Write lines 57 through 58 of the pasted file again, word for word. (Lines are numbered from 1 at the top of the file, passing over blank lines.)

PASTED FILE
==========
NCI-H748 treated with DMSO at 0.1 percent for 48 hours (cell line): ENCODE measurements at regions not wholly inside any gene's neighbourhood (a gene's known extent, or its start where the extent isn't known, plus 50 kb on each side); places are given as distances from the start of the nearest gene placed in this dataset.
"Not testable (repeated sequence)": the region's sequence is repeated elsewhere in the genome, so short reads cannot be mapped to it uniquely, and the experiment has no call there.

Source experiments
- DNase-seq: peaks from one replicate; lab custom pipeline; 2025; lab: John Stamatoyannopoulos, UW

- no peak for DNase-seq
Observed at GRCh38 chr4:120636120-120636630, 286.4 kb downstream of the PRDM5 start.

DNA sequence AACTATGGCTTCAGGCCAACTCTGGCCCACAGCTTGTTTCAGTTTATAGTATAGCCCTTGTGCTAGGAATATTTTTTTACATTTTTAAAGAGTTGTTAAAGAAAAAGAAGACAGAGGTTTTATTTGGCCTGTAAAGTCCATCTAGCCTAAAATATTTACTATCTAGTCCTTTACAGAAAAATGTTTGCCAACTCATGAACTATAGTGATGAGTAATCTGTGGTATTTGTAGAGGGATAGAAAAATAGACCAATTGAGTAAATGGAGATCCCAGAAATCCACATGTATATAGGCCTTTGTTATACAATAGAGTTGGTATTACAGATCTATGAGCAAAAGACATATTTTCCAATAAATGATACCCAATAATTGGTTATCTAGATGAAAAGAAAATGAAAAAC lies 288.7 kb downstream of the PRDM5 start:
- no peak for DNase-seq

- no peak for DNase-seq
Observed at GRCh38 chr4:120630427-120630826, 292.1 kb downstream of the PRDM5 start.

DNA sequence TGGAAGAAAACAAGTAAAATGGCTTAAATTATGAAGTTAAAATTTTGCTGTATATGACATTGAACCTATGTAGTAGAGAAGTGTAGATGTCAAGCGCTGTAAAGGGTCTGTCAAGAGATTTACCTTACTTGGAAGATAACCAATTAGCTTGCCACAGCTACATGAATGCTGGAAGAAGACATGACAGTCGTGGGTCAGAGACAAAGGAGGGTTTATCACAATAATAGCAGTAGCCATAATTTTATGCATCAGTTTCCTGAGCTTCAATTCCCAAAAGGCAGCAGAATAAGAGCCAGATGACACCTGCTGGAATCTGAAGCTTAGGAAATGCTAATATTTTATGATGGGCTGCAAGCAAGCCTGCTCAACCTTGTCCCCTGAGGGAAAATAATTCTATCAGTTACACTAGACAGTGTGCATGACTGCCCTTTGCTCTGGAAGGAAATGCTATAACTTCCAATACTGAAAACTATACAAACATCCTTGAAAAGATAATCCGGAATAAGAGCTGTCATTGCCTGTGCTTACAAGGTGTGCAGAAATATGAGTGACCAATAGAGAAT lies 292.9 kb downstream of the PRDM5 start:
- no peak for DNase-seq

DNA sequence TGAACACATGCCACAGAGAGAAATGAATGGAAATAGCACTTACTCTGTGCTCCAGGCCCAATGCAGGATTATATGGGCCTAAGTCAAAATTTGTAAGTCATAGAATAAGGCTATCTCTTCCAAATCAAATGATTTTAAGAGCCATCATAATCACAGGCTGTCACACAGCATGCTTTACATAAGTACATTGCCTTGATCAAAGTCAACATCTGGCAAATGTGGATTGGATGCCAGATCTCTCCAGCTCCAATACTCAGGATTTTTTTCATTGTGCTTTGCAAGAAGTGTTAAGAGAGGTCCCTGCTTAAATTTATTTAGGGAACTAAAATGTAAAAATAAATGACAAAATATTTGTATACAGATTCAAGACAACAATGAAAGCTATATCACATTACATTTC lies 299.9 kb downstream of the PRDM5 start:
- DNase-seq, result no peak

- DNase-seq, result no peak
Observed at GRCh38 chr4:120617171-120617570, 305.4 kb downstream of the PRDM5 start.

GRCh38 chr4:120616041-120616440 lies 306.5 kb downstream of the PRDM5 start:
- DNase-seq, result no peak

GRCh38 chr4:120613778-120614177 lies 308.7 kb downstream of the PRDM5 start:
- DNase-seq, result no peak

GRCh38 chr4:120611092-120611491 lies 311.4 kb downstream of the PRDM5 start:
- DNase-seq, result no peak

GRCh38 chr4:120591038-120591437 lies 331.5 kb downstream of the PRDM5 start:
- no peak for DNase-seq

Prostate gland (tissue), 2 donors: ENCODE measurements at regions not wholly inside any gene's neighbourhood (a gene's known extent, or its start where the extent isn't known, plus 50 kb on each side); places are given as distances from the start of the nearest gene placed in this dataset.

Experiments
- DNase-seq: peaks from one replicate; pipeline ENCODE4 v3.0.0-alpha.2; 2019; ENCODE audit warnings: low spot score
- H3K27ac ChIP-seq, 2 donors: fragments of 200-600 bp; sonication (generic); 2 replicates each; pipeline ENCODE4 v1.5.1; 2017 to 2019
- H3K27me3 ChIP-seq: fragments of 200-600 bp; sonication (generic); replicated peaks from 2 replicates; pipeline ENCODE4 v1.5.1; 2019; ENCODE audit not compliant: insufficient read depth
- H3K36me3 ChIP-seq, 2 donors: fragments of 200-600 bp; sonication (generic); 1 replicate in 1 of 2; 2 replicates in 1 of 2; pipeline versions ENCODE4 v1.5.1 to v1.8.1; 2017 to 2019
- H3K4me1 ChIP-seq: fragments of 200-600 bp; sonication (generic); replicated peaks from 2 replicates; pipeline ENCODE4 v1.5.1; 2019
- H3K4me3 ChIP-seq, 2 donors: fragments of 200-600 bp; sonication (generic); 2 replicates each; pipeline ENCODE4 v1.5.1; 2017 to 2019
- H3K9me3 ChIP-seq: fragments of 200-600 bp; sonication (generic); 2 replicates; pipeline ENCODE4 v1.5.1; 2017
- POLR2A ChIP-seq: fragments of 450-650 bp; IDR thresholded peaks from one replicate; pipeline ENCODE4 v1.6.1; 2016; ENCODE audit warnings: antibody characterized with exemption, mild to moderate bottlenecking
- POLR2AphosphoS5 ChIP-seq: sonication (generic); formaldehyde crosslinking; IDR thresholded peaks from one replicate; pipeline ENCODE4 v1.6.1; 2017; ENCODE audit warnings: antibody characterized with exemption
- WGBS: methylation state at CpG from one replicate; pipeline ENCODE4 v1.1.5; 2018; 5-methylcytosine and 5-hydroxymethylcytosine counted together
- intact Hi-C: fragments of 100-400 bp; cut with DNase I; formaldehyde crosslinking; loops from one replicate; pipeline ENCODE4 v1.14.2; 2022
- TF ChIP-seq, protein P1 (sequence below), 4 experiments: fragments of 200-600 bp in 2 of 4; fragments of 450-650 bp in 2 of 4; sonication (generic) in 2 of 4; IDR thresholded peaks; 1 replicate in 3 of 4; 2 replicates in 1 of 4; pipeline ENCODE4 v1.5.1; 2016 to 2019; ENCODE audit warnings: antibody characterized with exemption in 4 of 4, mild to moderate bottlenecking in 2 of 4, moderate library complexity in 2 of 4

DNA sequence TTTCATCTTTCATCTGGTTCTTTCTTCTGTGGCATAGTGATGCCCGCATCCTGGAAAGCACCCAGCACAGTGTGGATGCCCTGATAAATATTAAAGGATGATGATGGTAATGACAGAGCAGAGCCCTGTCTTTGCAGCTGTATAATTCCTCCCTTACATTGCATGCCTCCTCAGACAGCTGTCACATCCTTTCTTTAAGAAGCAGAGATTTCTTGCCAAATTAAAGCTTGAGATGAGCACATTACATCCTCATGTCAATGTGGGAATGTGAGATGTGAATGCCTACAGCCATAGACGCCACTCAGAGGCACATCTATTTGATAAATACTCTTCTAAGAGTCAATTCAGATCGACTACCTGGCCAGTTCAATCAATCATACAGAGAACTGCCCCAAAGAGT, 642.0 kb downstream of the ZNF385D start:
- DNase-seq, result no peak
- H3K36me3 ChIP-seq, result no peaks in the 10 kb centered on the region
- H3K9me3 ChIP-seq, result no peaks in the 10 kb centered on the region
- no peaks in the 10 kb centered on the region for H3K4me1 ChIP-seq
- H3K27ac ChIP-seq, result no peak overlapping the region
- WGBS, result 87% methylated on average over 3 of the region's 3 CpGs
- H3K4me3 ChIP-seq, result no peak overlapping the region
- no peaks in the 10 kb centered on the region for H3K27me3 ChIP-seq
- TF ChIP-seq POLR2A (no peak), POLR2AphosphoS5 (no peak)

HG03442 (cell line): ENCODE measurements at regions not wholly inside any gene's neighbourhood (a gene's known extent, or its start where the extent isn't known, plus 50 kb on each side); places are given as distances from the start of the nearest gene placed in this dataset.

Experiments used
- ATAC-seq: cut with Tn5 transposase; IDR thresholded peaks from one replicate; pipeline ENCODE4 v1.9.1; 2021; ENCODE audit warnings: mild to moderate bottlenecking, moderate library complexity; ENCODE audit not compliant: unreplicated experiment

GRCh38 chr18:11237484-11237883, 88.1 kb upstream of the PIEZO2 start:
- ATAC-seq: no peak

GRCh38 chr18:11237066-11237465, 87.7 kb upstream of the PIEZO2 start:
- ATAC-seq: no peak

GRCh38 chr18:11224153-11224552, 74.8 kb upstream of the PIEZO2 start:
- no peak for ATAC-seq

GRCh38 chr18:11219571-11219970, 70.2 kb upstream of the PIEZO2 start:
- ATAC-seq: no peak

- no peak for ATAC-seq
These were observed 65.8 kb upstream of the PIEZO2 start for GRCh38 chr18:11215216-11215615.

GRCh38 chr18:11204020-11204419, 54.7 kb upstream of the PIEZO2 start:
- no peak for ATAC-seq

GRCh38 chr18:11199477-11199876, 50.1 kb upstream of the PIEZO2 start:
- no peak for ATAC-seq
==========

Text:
- no peak for ATAC-seq

GRCh38 chr18:11219571-11219970, 70.2 kb upstream of the PIEZO2 start: